my first (assisted)short sale - taxes on shortsale

so I find my first short sale.
It was listed in the MLS and therefore it comes with MY agent and the listing agent.

Here are some facts and I would love to hear your opinions, because this is nothing like what I read about in the home study courses.

House: 2001 - 2500sqf. needs some cosmetic work so far, owner already moved out, fairly high demand rental AND purchase area, good neighborhood, the house is listed for 249K, the borrowers owe probably about 265K and are probably 2 payments behind. The bank apparently said: “just keep it listed and we’ll see what happens.”

Comps on the low end are about 265K; house is listed right now for 249K (for 10days before it was listed for 259K for 45 days)-the area because it is across an Army Post is easy rentable and actually sellable but you have to get into the summer rotation and have a house that doesn’t need all that repair first… The loan is conventional.

The bank hasn’t taken any steps yet, no hardship package has been sent in. No BPO done.

The agent said:

  • If the offer is too low the owners won’t even pass it on to the bank.
  • The sellers cant allow the house to sell too low because they will have to pay taxes on
    what ever the difference on what the bank is settling for and the loan amount. The IRS treats it like a gain…

those two things about pulled the rug from under me and I am not sure how to proceed. I looked around to find some info on how the taxes are handled but found nothing solid…

I would so appreciate your comments.THanks

Will the seller’s refuse an offer they think is too low? Possibly. Perhaps the sellers have already received guidelines from their lender with respect to the minimum acceptable price the bank will approve in a short sale. Maybe that amount is 85% of the loan balance. If the sellers also have to pay a real estate sales commission, then the price they can accept may need to be higher to cover the sales commission. We don’t know these sellers and don’t know what they may already know, so, yes, this could be true.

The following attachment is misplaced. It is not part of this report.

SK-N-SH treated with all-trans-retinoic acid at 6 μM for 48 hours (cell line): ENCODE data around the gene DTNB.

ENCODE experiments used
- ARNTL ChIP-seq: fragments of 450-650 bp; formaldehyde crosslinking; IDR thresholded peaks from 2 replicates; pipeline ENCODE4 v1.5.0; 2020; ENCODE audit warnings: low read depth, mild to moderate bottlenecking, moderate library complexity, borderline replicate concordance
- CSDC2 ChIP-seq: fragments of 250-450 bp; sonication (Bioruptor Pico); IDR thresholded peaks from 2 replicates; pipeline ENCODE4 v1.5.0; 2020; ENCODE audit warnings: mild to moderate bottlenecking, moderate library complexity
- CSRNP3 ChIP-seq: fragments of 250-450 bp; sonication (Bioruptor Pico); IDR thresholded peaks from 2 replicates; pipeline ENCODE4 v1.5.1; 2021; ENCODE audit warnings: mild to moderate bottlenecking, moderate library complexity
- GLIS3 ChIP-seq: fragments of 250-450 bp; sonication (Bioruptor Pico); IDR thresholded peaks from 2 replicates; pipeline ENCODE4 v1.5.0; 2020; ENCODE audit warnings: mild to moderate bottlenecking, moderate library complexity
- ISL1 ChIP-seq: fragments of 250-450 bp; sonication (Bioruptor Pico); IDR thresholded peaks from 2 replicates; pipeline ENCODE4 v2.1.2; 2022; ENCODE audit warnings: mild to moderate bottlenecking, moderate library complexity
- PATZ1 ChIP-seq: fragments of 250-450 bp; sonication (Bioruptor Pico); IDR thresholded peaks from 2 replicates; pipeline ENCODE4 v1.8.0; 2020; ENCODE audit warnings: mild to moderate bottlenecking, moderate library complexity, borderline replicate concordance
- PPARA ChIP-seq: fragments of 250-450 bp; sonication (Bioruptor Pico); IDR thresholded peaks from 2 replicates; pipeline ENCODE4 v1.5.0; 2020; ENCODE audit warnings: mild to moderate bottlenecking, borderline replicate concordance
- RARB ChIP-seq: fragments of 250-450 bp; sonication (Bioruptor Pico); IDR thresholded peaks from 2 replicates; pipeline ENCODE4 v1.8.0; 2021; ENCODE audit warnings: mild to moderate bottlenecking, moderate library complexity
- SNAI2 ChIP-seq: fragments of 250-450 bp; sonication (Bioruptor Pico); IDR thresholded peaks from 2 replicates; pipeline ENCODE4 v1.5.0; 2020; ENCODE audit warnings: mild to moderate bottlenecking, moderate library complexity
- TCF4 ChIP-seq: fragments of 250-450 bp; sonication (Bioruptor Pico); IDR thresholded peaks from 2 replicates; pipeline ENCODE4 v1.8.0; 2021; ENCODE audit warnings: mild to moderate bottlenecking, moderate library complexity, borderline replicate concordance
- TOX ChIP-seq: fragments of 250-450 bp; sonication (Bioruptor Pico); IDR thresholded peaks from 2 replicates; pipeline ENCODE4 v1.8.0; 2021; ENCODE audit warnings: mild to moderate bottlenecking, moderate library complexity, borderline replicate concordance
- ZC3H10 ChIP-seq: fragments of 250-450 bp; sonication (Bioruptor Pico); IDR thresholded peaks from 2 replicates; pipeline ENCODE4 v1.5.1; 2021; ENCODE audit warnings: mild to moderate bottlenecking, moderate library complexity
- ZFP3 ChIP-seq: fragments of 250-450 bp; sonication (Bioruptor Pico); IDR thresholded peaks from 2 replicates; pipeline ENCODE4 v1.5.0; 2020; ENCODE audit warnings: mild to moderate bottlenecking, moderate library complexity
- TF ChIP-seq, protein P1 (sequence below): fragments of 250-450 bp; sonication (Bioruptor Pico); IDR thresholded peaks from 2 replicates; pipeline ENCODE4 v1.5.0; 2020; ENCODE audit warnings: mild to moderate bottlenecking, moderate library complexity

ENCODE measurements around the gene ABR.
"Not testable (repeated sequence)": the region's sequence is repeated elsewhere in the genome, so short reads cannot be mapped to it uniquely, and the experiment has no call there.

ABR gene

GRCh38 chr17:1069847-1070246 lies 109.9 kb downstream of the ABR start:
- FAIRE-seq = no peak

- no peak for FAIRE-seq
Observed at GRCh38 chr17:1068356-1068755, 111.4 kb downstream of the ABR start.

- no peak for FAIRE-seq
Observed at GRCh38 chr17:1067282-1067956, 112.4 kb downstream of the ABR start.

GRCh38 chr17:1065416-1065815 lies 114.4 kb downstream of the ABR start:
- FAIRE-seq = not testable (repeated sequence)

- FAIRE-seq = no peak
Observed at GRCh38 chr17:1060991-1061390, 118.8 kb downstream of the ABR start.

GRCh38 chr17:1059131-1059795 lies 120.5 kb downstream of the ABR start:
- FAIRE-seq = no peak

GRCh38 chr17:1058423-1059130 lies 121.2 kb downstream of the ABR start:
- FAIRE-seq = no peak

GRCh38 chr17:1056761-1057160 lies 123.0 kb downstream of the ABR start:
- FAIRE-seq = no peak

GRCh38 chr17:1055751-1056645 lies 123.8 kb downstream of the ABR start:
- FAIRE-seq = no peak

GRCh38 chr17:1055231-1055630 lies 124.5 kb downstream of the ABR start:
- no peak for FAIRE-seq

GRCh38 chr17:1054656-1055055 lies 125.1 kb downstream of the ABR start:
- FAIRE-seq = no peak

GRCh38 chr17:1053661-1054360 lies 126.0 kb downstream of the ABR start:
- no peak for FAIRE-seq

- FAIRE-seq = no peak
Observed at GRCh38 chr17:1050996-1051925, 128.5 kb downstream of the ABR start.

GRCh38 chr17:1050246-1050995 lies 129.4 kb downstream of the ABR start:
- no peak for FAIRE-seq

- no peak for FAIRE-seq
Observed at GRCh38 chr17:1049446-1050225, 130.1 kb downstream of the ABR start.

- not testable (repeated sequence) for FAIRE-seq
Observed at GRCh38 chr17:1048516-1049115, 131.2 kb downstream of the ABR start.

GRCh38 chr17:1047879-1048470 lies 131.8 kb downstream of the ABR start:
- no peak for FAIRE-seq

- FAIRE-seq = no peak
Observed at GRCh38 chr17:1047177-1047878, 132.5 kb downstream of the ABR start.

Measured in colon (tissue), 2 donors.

Your second question is partly true. Up until earlier this year, the amount of mortgage debt that was forgiven was treated by the IRS as ordinary income (not gain) and taxed accordingly. Mortgage cancellation relief legislation was just passed which created a three year moratorium on taxing debt forgiveness. For the next three years, forgiven mortgage debt will be tax free.

Short sales are not as easy as some gurus would have you think. Remember, don’t chase the deal for the sake of getting your 1st short sale. The bank and the owners are the only ones in some jeporady, not you. Being only 2 payments behind usually won’t even jump start the pre-foreclosure process. The closer the owners/sellers get to the point of formal pre-foreclosure/foreclosure the more closely you will be taken seriously. Go thru the Short Sale process and run the numbers before you make an offer. Remember real estate investing is a numbers game - purely objective. Good luck!

Hi, thank you, thank you for all your advice. That really helps so much. I did find more information about the Mortgage Cancellation Tax, I feel so much better, now that I know the seller would not have to pay this.
Not quite sure how I will continue from here since it actually is not a short sale yet. But thank you so much for your guidance!